Can’t wait to get back to the gym but nervous of being around others or getting injured? The team at Biofreeze share their top tips on how to stay safe when you go back the gym in terms of minimising your risk of coming into contact with the virus and avoiding injuries…
Change and shower at home
Not only will changing and showering at home reduce the time you’re in the gym, it will also reduce any chances of cross-contamination. Be sure to jump in the shower as soon as you get home and pop your workout clothing straight in the wash.
Get to know the new gym layout
It is likely that some equipment will have been removed or relocated within the gym to allow for enough space between those working out. Be sure to have a look around as soon as you arrive to get to know where everything now is to prevent wandering around aimlessly. Also, be sure to locate all cleaning products upon entering the gym so you know where to go, what’s available and what to use. If you’re not sure, the staff within the gym will be more than happy to help.
Keep your towel for your face and body only
Everyone is sweating and panting in the gym, and many carry their own towels – both to wipe themselves down and to wipe equipment down with. Your towel should only be used on your person. Be sure to use separate items to clean down any equipment and machinery after use such as anti-bacterial wipes or towel. And, of course, be sure to dispose of them after each and every use.
Consider booking onto classes
Classes aren’t for everyone – many prefer weight sessions or working out alone within the gym – but classes are going to be one of the safest spots within gyms when they reopen. Class sizes will be reduced to allow for adequate workout space and they will also have their own equipment – so when the gym is busy, you know that you’ll not only get a good workout but also be using the relevant equipment to aid you.
Pay attention to your breathing
Everyone sweats when they exercise but now is the best time to learn to get your breathing under control. Not only will it help to reduce contamination within the air, it will also allow you to have a more targeted and controlled workout. In through your nose, out through your mouth. Make deep, small breaths so that you don’t open your mouth wide when breathing out and aim your face downwards, where safe to do so, instead of out into the rest of the gym.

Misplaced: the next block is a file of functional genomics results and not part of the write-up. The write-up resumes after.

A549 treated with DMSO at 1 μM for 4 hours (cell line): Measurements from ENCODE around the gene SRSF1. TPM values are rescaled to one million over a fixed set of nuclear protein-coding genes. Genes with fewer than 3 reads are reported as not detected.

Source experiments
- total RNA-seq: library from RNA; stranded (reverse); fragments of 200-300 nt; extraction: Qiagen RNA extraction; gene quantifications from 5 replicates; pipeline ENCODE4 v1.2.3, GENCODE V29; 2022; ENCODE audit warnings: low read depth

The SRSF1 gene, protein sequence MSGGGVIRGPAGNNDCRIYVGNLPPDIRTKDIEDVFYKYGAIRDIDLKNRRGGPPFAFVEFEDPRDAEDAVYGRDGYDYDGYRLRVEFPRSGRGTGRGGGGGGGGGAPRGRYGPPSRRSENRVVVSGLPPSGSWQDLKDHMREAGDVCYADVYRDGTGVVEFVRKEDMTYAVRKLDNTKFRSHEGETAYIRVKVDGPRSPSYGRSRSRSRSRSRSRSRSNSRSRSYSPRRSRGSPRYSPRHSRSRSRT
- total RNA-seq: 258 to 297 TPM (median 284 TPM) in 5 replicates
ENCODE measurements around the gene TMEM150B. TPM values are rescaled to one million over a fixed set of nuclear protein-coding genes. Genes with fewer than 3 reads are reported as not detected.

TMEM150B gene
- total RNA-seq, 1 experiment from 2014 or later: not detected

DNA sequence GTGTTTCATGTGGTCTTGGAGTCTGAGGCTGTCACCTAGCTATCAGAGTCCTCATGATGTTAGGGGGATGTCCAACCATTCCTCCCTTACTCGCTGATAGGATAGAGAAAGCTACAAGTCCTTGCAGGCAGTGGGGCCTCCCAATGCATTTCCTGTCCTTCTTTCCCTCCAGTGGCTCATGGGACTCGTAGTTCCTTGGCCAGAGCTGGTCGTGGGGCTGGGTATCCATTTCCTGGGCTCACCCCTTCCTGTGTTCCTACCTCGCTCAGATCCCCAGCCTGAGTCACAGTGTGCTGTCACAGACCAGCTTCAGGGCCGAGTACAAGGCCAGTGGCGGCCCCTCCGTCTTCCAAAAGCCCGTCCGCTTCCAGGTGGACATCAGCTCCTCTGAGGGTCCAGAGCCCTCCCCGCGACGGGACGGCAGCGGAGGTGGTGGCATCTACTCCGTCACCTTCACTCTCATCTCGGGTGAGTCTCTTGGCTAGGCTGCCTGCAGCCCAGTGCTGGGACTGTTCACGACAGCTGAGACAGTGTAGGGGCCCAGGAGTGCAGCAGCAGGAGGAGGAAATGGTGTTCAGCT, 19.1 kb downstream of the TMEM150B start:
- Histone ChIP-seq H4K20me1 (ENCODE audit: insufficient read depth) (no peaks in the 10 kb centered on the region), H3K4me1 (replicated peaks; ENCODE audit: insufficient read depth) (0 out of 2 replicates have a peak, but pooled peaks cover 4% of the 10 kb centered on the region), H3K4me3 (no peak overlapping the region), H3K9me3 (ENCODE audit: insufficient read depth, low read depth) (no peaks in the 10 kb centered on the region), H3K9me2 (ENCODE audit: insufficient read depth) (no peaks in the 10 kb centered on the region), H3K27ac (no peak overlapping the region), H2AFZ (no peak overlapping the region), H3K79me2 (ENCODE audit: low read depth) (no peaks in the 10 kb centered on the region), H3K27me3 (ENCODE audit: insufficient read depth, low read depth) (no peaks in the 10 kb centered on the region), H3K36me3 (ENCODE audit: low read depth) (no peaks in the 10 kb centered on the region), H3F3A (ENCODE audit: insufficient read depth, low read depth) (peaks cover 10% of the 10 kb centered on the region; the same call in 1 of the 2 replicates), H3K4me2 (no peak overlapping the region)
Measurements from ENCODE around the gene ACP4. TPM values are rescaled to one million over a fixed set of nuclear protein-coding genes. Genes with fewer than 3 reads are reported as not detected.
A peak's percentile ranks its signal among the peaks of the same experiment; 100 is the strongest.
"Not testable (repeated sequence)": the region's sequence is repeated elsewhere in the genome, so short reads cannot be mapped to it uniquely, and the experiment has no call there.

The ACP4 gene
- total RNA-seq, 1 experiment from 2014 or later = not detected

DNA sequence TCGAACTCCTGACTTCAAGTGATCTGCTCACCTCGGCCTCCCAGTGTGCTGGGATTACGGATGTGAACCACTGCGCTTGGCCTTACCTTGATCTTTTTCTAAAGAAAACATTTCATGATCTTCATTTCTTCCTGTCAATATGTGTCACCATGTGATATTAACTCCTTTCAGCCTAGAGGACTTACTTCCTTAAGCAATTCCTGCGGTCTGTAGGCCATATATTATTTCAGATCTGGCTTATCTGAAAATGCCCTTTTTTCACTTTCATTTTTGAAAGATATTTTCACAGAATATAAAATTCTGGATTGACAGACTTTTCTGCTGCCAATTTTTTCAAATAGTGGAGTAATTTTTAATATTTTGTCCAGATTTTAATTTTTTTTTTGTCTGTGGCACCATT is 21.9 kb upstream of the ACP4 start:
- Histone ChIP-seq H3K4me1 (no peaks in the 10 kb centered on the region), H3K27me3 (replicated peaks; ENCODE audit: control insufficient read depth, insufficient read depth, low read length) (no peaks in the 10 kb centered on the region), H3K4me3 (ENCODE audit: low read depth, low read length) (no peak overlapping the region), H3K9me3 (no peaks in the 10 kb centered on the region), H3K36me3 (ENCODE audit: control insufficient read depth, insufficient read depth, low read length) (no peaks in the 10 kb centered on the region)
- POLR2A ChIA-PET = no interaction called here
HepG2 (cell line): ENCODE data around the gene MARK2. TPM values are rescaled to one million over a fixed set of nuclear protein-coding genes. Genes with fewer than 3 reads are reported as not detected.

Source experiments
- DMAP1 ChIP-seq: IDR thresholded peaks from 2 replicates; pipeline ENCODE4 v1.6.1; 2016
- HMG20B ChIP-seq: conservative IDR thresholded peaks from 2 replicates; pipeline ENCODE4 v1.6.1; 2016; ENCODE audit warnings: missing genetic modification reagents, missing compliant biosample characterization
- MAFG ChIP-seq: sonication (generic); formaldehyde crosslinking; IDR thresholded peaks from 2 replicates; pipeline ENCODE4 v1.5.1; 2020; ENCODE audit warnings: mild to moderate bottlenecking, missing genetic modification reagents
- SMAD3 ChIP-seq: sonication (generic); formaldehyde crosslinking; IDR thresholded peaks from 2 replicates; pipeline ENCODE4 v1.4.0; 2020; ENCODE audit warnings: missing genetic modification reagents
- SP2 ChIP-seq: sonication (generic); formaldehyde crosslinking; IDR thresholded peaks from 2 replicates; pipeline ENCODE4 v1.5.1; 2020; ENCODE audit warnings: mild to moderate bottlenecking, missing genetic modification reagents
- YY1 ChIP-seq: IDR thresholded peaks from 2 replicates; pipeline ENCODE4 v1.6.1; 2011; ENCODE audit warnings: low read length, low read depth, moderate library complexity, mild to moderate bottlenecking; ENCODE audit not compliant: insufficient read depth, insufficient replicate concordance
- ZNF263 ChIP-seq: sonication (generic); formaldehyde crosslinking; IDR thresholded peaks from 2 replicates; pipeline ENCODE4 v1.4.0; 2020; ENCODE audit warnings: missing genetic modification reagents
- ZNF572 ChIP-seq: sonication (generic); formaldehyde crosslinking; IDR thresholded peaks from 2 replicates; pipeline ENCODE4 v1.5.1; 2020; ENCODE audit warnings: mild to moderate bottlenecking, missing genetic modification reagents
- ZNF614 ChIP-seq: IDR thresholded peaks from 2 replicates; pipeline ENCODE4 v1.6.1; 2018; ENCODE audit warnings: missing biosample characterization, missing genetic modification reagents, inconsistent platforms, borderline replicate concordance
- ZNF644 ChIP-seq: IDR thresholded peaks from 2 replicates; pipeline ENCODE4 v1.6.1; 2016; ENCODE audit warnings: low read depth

Keep your distance
It’s not uncommon to have people standing nearby while you’re working out in the gym, by way of saying they’re next in line for the equipment that you’re working on. This isn’t going to be possible for the foreseeable, with social distancing guidelines recommending a distance of between 1 to 2 metres. Instead of lingering, waiting for a machine or piece of equipment to become free, look around and see what else might be free that you can work with.
Take care of your body
Be sure to properly stretch before and after a workout. Yes, they take time, but they’re imperative to a good and safe workout and will minimise post-workout soreness the next day. If you decide it’s safer to stretch at home, don’t forget – set an alarm to remind you if you need to.
Accept the setbacks
No matter how physically active you were before COVID-19, it’s likely that you’ve found motivation may have been lacking or just that you’re unable to do your usual workouts and therefore have had to reduce your physical output. With this in mind, you’re going to have taken a setback and it’s important to accept this. Don’t go back to the gym and assume you can lift the weights you were once lifting, or that you can run on the treadmill for quite as long as you could beforehand. Start small and build yourself back up. If not, there’s a very good chance that you will pick up an injury.
Listen to your body
You will likely feel sore for the first few days or weeks after returning to the gym, so listen to your body. Yes, in many instances you’re advised to push through DOMS and get back into the gym, but you will know better than anyone what your body can and can’t take. Listen to it in order to avoid and injury.